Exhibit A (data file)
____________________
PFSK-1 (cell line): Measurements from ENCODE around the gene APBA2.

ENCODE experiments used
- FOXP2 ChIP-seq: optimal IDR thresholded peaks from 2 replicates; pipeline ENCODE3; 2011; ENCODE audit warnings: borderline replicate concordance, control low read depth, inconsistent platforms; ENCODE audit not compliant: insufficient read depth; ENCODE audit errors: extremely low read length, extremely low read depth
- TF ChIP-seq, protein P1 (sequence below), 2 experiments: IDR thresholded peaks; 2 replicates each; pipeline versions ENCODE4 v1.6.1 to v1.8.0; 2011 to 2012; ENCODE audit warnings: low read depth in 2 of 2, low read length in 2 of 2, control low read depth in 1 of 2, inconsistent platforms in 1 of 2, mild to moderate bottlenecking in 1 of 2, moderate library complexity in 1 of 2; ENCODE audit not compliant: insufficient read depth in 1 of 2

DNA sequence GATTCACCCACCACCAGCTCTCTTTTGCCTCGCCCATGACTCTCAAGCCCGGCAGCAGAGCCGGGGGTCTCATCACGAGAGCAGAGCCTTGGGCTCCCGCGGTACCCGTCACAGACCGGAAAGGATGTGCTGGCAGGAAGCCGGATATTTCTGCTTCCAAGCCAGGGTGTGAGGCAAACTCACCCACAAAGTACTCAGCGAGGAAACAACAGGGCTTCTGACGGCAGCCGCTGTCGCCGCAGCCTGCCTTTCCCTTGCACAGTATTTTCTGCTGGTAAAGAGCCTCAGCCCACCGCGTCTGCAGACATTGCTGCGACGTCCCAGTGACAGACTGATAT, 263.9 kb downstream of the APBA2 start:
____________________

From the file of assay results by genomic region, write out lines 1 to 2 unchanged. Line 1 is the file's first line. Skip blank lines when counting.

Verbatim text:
PFSK-1 (cell line): Measurements from ENCODE around the gene APBA2.

ENCODE experiments used